I grew up in an Indian home where my mother was religious and prayed daily.
Her prayers included gratitude for the food we ate and offerings to the deities. My dad taught me to practice my faith the way I saw fit and what felt truest to me. He always maintained that humanity was above it all. No religion or God ever wanted us to hurt other people in their name. That sat with me. I liked the idea of bowing my head down to a deity because it felt humbling and grounding.
I also liked showing up for people and their needs. And when the foodie in me discovered that there were Gods associated with food who both protected and nourished us, my heart lit up.
Both my parents taught us to serve only as much as we could eat and finish comfortably. “Don’t waste food; you are disrespecting ‘Bhagwaan,’” (Gods in Hindi) was what we were brought up to believe. This wasn’t just because millions of people went hungry every day but also because food is considered sacred in the Indian culture. It’s medicinal, and it is considered a source of nourishment. Food brings communities together. It can aid in mending broken hearts. Food can heal our bodies and help us tell stories. Foods tantalize your taste buds, but food also provides you with nutrition.
Anyway, because of my love for food and Vedic teachings, I started to pray to Lord Ganesha and Goddess Annapurna. Ganesha, the Elephant God who is the remover of obstacles in Hinduism, also loves food. Annapurna is considered the goddess of food and the kitchen. Her name is a combination of two words—”Anna” meaning food and “purna” meaning “filled completely.” I have a small statue of hers in our kitchen, blessing us and the food we eat.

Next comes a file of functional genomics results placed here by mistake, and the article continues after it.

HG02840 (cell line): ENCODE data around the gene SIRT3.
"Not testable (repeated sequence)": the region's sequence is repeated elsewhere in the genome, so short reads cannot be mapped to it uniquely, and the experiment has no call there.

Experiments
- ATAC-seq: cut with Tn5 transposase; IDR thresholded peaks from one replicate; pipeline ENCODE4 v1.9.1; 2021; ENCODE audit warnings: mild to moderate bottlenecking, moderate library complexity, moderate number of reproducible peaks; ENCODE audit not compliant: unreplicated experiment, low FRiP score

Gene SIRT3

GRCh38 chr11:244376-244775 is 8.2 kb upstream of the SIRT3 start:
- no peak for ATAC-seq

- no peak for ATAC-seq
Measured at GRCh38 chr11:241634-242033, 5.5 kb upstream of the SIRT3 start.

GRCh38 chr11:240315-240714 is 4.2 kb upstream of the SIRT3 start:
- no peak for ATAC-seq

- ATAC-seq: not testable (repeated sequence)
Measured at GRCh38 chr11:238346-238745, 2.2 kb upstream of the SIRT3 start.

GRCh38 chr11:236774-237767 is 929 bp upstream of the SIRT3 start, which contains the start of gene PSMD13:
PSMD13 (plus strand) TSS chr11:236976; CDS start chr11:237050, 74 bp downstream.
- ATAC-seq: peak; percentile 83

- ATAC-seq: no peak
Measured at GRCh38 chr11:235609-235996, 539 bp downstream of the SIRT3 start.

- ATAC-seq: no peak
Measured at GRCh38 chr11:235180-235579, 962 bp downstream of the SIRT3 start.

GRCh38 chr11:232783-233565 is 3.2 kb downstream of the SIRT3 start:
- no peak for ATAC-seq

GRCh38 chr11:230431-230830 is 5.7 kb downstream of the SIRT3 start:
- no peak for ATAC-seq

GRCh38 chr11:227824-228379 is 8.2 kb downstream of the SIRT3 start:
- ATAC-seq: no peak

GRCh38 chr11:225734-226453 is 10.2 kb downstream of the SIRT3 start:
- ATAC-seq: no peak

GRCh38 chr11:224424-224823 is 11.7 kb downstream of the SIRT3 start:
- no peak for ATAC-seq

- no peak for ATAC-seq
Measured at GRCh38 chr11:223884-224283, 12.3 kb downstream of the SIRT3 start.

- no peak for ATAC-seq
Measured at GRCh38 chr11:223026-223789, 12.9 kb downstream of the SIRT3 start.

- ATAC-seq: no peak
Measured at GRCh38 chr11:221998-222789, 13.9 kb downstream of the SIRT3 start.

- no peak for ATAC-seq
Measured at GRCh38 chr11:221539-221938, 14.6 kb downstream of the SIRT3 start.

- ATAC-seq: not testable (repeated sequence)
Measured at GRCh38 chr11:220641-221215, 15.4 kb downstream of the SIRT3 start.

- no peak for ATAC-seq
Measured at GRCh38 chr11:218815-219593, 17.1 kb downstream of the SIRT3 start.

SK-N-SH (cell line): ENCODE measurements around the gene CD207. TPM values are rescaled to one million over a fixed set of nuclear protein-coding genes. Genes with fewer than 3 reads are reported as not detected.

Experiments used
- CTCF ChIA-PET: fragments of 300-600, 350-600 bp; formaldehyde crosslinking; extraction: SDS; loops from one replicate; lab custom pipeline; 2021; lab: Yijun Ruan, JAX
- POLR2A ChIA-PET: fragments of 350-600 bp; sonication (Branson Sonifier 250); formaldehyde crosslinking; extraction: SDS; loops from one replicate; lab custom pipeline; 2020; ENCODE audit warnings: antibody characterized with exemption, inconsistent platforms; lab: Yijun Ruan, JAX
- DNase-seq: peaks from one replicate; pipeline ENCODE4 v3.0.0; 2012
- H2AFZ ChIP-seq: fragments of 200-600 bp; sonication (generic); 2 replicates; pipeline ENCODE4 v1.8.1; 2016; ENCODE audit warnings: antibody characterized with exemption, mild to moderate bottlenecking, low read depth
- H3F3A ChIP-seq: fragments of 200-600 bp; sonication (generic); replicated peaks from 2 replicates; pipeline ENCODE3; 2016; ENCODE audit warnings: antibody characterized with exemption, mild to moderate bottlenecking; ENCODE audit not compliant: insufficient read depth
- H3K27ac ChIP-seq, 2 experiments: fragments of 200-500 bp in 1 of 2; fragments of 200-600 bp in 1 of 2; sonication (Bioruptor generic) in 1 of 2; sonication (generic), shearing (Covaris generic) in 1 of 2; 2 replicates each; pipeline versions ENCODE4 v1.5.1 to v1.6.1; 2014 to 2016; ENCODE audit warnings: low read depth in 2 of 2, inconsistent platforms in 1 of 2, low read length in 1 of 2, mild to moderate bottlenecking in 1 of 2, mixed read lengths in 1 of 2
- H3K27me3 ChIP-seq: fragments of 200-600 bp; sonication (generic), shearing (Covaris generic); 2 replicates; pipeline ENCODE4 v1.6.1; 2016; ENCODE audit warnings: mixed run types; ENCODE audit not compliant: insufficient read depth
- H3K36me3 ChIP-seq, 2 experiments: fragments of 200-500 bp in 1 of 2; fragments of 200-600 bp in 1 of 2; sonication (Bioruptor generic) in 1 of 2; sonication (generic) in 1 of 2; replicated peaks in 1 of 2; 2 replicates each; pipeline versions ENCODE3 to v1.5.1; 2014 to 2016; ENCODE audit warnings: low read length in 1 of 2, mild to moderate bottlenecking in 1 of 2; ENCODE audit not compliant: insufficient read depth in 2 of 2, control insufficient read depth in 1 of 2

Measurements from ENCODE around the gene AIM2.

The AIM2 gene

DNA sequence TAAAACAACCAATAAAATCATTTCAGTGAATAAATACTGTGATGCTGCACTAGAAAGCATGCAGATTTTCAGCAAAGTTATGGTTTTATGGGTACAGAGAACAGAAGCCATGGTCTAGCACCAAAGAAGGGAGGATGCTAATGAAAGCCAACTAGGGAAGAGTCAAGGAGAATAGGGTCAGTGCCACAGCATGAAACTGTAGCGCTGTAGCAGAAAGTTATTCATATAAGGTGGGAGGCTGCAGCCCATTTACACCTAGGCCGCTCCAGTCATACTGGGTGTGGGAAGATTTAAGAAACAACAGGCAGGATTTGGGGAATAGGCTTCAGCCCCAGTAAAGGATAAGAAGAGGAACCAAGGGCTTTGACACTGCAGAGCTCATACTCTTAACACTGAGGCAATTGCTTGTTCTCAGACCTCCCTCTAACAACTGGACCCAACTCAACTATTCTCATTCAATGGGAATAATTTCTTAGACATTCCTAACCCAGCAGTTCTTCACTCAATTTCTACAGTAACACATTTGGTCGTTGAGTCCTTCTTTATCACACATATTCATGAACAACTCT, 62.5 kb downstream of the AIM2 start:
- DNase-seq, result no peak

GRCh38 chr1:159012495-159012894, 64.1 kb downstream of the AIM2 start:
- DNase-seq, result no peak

My mother would use a variety of spices in her cooking. She also changed what spices she used according to the season. Lots of fennel seeds, cumin seeds, and cilantro over summer, and more mustard seeds in winter. Homemade Ayurvedic remedies were readily available in her kitchen. Anything related to digestion almost always had ginger in it. A sore throat and cough called for black pepper-based concoctions. Gas and bloating led to usage of heeng and ajwain.
Turmeric won the vote for anti-inflammatory preparations. She would use a pinch of turmeric, but not in every dish. Let me break a myth for you: eating turmeric in excess isn’t the wisest choice. Also, choose to cook with spices instead of eating them in tablet form—it helps with better absorption.
When Ayurveda became the guiding principle of my diet and lifestyle, I finally understood how every meal offers an opportunity to build a better relationship with our body and mind.
Spices influence the foods we eat. And food impacts our gut, our mood, our emotions, and our overall well-being. It is also believed that food can be not only medicinal but also preemptive in maintaining the body’s immunity to disease…if we eat correctly.